Bowlby captured the most important implications of attachment theory and research for social policy and services in a report that was written well over half a century ago:

“Just as children are absolutely dependent on their parents for sustenance, so in all but the most primitive communities, are parents, especially their mothers, dependent on a greater society for economic provision. If a community values its children it must cherish their parents.”

John Bowlby, 1951, p.84, WHO Report
Cited by Inge Bretherton (1992)7


Bowlby’s comment to some extent reflects the language and culture of the day but remains urgently accurate.  Research on attachment over the past four decades has confirmed his central hypothesis:  the sensitivity and responsiveness of the caregiver are instrumental in shaping the human infant’s first relationship. This relationship, in turn, has been shown to be a powerful predictor of later important social outcomes. Our efforts to ensure that this outcome is adaptive rather than maladaptive for both the individual and society must, therefore, focus on our support of the infant’s caregiver, most often the mother.  In today’s society, this translates most urgently, at a policy level, into ensuring that families at developmental risk, including single mothers, are provided with the social and financial resources necessary to provide their children with a supportive social environment – the prerequisite of a healthy attachment relationship. As suggested by van IJzendoorn, in many cases this will mean the provision of quality daycare for these same families. For service-providers, attachment theory and research call for a focus on early social interaction and on the primary mediator of such interaction, the mother. Patterns of attachment behaviour and mental representations become less flexible and less open to change with developmental time. Investment through social policy and service delivery in the earliest years is thus a more efficient and feasible approach than reactive intervention delayed until the negative consequences of inadequate early experiences become apparent.

An appreciation of this critical dependence of a child’s adaptive development on the supportive environment provided by the parent is nowhere more important today than in the lives of the 79.5 million persons worldwide who were living forcibly displaced from their homes in 2019 – including millions of families with young children.8 These families live under unusual levels of stress from a variety of sources, including poverty, poor nutrition, disease, lack of health care, inadequate housing, threats of physical violence and a generally uncertain future over which they have little control.  These conditions leave parents with few psychological or physical resources to provide the developing child with the environment they need and, for many, now stretch across generations.  The arguments of van IJzendoorn and the Grossmanns make it clear that the consequences of forced human displacement for the development of individual, for their communities, and for the world will be profound and endure across generations.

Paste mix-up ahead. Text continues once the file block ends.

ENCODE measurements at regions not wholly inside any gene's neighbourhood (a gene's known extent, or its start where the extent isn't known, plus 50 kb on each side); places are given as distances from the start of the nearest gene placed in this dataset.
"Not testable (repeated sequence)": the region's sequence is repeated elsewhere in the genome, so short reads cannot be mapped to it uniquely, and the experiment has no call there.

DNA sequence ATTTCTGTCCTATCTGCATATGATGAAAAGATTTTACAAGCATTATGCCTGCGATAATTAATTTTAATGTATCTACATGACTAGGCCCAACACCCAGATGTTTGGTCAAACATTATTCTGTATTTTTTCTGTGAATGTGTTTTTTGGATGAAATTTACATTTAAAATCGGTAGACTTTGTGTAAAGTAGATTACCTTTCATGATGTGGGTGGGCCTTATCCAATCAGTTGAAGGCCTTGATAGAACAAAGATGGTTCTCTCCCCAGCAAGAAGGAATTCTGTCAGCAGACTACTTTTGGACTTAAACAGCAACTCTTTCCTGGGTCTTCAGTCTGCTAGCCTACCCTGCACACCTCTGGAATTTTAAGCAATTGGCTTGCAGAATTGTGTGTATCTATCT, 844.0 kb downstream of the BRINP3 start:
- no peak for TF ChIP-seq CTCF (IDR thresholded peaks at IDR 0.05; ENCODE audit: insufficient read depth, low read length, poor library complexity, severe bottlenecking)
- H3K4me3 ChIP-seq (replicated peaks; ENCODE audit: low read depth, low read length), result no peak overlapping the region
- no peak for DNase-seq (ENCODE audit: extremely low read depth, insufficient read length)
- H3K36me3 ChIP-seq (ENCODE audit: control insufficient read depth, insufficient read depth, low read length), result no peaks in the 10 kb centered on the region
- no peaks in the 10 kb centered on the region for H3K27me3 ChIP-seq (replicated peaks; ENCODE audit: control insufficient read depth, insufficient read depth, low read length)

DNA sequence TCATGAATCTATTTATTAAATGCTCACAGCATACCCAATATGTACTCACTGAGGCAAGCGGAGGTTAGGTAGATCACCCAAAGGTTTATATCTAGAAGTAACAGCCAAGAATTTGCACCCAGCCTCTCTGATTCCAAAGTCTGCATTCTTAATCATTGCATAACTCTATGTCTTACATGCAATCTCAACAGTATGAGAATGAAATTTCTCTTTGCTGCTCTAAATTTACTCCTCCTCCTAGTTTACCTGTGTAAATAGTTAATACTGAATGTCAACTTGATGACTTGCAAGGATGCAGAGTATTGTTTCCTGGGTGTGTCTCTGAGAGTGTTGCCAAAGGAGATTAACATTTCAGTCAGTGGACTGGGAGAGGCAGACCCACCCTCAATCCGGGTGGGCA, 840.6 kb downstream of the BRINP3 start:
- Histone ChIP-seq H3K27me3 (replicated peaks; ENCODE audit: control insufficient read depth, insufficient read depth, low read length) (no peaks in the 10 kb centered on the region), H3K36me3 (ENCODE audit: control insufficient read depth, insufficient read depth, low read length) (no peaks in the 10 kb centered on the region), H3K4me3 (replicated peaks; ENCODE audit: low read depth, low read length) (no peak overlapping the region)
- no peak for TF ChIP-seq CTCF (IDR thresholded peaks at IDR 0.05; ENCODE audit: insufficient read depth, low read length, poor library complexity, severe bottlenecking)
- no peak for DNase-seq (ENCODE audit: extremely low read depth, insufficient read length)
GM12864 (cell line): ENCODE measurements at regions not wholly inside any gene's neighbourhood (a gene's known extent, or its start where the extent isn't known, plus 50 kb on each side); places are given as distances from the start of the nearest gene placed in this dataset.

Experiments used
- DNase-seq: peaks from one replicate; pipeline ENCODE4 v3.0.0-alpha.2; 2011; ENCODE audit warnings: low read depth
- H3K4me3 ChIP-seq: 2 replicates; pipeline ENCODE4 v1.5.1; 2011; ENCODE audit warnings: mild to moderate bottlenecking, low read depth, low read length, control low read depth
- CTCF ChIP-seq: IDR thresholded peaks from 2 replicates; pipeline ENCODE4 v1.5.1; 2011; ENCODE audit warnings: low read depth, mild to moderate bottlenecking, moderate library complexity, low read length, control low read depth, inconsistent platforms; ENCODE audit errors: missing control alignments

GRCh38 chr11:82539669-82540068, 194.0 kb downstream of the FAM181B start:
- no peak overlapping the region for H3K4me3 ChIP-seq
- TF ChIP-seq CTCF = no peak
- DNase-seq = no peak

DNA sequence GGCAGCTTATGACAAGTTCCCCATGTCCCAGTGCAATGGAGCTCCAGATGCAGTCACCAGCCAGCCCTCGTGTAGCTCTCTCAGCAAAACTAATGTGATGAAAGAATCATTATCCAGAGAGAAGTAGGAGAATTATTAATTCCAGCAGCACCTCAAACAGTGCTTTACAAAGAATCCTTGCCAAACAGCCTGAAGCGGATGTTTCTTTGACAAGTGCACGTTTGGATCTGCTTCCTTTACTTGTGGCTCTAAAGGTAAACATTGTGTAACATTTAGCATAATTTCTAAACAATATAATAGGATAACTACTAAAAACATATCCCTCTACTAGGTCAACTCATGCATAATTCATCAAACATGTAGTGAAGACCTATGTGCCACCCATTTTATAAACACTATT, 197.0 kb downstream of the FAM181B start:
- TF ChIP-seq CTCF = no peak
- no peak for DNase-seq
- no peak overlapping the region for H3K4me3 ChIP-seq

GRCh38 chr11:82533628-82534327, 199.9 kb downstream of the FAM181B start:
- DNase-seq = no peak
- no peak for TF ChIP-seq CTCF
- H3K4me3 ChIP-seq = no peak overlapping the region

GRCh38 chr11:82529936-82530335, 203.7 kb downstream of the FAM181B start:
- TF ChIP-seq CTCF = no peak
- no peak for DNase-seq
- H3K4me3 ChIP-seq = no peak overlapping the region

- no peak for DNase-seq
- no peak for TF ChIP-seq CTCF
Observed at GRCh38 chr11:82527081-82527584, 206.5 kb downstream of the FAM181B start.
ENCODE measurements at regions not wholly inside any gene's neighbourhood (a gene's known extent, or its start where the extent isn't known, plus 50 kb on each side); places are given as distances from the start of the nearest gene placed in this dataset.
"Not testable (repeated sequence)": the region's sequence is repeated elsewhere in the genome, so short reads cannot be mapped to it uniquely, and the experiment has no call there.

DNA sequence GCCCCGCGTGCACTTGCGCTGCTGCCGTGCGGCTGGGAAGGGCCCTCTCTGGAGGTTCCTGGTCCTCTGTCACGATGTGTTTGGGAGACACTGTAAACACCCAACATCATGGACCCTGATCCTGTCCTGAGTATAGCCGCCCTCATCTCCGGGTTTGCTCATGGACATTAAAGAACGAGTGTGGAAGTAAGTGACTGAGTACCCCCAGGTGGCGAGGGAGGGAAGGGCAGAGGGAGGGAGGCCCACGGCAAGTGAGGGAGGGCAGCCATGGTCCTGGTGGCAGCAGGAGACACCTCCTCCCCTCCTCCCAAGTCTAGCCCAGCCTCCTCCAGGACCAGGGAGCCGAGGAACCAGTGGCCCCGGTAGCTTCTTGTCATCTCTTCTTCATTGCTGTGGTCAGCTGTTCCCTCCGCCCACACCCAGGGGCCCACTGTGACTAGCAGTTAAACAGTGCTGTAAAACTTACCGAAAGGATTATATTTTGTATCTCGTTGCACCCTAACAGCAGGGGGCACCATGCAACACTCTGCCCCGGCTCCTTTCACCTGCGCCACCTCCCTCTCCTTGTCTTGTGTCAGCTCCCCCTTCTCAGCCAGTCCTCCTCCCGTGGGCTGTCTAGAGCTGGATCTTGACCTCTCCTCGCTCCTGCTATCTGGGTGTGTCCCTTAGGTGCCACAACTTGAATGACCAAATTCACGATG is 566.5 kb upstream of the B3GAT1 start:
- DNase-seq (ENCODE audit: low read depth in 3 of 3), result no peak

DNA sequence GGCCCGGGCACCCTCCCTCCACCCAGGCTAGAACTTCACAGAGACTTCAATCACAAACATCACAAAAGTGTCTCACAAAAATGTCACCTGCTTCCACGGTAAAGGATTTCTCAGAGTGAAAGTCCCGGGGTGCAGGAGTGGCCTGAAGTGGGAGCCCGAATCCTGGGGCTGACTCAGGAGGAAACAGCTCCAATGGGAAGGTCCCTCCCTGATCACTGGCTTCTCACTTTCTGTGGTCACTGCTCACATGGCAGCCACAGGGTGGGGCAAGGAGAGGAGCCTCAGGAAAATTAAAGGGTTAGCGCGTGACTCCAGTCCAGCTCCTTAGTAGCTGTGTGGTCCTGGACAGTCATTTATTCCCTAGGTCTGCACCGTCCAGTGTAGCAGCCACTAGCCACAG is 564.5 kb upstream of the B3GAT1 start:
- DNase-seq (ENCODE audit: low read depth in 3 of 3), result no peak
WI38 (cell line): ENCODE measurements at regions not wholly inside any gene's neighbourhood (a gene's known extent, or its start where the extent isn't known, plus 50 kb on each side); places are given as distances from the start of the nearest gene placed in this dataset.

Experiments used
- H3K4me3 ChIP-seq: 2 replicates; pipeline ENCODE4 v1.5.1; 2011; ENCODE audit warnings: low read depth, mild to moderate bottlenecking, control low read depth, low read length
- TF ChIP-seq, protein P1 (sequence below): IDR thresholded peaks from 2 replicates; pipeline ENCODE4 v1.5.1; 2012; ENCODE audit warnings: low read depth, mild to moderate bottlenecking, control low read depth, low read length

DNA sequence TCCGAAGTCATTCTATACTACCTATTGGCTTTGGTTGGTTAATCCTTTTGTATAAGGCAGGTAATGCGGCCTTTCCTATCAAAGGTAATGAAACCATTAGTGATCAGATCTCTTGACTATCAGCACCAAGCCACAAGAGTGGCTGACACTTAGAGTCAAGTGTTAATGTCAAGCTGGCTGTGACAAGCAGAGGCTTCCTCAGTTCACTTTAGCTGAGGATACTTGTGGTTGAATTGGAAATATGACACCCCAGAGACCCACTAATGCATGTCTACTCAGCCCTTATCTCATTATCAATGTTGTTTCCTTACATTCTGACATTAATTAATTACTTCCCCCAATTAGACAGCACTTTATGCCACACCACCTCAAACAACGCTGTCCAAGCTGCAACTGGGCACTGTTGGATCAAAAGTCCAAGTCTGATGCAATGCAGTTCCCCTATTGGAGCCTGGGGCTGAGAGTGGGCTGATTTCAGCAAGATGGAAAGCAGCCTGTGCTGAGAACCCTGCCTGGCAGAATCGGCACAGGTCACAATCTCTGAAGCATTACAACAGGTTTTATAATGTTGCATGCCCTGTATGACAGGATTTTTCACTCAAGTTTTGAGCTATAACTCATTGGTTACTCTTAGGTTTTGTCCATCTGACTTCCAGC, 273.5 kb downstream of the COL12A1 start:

1. Bowlby J. Attachment. London, England: Hogarth Press; 1969. Attachment and loss; vol 1.
  2. Ainsworth MS, Blehar MC, Waters E, Wall S. Patterns of attachment: A psychological study of the strange situation. Hillsdale, NJ: Lawrence Erlbaum; 1978.
  3. Bakermans-Kranenburg MJ, van IJzendoorn MH, Juffer F. Less is more: Meta-analyses of sensitivity and attachment interventions in early childhood. Psychological Bulletin 2003;129(2):195-215.
  4. McGuffin P, Riley B, Plomin R. Genomics and behavior: Toward behavioral genomics. Science 2001;291(5507):1232-1249.
  5. Carlson EA, Sampson MC, Sroufe LA. Implications of attachment theory and research for developmental-behavioral pediatrics. Journal of Developmental and Behavioral Pediatrics 2003;24(5):364-379.
  6. Main M, Solomon J. Procedures for identifying infants as disorganized/disoriented during the Ainsworth Strange Situation. In: Greenberg MT, Cicchetti D, Cummings EM, eds. Attachment in the preschool years: Theory, research, and intervention. Chicago, Ill: University of Chicago Press; 1990:121-160.
  7. Bretherton I. The origins of attachment theory: John Bowlby and Mary Ainsworth. Developmental Psychology 1992;28(5):759-775.
  8. Global Trends: Forced Displacement in 2019. UNHCR UN Refugee Agency, June 2020.

How to cite this article:

Moran G. Attachment in Early Childhood: Comments on van IJzendoorn, and Grossmann and Grossmann. In: Tremblay RE, Boivin M, Peters RDeV, eds. van IJzendoorn MH, topic ed. Encyclopedia on Early Childhood Development [online]. Updated: September 2020. Accessed June 13, 2024.